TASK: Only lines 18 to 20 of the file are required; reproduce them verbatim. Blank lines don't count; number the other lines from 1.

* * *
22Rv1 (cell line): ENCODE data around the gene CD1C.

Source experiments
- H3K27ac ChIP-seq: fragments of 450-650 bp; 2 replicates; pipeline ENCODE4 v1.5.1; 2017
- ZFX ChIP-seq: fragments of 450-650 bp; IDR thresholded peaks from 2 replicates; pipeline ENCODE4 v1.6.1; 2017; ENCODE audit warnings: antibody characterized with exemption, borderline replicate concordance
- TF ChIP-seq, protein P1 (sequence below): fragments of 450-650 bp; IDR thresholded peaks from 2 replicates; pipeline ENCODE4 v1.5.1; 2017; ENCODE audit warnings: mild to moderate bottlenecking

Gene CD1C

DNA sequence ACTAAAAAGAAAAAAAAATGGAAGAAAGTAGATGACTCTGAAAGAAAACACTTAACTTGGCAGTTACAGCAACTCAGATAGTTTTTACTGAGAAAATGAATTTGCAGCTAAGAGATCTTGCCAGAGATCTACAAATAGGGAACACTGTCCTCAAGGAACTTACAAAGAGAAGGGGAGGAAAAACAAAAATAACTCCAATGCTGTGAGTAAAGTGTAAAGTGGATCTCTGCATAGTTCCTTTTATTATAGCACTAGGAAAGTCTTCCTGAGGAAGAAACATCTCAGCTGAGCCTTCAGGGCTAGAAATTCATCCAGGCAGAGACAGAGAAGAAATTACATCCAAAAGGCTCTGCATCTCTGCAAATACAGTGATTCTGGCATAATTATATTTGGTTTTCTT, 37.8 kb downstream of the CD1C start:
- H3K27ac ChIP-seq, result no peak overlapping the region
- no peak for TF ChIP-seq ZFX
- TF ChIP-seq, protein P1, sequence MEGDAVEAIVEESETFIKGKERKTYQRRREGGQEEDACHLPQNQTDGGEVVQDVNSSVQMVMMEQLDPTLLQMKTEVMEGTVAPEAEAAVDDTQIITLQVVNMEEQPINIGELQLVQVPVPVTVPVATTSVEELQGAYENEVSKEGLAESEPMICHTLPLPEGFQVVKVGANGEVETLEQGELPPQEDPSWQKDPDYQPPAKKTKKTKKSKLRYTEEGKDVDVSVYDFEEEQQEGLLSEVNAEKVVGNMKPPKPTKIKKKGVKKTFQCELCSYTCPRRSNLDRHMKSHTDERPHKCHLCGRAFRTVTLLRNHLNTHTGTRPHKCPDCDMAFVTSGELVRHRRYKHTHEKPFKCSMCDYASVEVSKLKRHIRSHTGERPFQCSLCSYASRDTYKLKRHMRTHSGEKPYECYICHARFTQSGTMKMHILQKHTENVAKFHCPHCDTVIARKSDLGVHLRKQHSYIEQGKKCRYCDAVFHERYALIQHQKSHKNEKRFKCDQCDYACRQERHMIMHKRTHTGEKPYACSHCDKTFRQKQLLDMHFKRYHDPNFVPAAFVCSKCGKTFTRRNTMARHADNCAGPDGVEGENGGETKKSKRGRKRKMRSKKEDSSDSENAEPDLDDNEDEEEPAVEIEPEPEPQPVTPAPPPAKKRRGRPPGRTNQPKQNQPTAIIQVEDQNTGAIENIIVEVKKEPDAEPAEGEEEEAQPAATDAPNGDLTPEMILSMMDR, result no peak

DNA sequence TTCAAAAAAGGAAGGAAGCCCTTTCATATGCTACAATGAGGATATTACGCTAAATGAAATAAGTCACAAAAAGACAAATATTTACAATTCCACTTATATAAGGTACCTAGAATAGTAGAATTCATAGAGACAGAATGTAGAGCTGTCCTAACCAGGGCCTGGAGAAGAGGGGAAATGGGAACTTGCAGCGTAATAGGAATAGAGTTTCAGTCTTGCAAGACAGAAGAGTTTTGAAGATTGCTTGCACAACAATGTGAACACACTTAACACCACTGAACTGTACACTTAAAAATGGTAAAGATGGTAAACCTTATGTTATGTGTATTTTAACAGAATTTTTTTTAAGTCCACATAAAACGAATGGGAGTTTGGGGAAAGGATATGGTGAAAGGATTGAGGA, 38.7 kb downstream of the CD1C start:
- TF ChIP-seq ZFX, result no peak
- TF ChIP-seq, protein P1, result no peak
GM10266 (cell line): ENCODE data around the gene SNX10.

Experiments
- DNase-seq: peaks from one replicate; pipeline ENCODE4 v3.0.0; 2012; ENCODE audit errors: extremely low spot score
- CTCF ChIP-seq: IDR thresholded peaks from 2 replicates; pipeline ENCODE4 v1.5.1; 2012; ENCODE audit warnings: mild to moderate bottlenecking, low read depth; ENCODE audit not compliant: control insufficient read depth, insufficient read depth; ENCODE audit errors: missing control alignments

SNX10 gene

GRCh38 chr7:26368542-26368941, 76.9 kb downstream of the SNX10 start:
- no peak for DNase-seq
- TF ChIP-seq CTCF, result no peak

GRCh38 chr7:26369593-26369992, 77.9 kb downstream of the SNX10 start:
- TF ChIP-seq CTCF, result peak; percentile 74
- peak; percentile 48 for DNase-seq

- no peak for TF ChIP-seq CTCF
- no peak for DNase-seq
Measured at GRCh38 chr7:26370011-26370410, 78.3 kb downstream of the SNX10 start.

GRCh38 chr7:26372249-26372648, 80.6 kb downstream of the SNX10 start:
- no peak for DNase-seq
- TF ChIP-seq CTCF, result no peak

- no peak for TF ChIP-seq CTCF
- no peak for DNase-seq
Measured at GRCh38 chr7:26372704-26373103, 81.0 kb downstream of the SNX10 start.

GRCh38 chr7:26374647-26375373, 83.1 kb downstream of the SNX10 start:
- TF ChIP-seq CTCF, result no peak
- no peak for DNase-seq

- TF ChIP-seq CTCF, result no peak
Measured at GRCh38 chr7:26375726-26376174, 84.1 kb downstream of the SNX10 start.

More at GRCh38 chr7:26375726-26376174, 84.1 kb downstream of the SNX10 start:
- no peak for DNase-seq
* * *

SNX10 gene

GRCh38 chr7:26368542-26368941, 76.9 kb downstream of the SNX10 start:
- no peak for DNase-seq